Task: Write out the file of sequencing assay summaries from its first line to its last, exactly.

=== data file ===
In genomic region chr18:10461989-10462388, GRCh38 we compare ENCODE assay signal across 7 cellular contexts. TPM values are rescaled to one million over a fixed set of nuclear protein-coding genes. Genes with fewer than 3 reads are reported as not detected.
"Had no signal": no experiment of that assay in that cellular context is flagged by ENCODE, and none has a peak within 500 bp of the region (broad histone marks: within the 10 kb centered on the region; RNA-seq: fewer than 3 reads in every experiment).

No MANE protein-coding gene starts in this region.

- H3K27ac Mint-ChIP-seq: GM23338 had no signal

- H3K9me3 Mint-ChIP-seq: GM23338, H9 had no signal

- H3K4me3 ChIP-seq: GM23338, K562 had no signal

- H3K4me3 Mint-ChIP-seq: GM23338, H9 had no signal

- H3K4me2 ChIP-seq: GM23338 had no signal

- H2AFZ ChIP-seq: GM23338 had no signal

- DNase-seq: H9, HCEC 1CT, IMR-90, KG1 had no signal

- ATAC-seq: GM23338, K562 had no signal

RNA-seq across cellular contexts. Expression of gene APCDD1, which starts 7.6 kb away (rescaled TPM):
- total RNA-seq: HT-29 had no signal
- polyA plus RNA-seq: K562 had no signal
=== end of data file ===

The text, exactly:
In genomic region chr18:10461989-10462388, GRCh38 we compare ENCODE assay signal across 7 cellular contexts. TPM values are rescaled to one million over a fixed set of nuclear protein-coding genes. Genes with fewer than 3 reads are reported as not detected.
"Had no signal": no experiment of that assay in that cellular context is flagged by ENCODE, and none has a peak within 500 bp of the region (broad histone marks: within the 10 kb centered on the region; RNA-seq: fewer than 3 reads in every experiment).

No MANE protein-coding gene starts in this region.

- H3K27ac Mint-ChIP-seq: GM23338 had no signal

- H3K9me3 Mint-ChIP-seq: GM23338, H9 had no signal

- H3K4me3 ChIP-seq: GM23338, K562 had no signal

- H3K4me3 Mint-ChIP-seq: GM23338, H9 had no signal

- H3K4me2 ChIP-seq: GM23338 had no signal

- H2AFZ ChIP-seq: GM23338 had no signal

- DNase-seq: H9, HCEC 1CT, IMR-90, KG1 had no signal

- ATAC-seq: GM23338, K562 had no signal

RNA-seq across cellular contexts. Expression of gene APCDD1, which starts 7.6 kb away (rescaled TPM):
- total RNA-seq: HT-29 had no signal
- polyA plus RNA-seq: K562 had no signal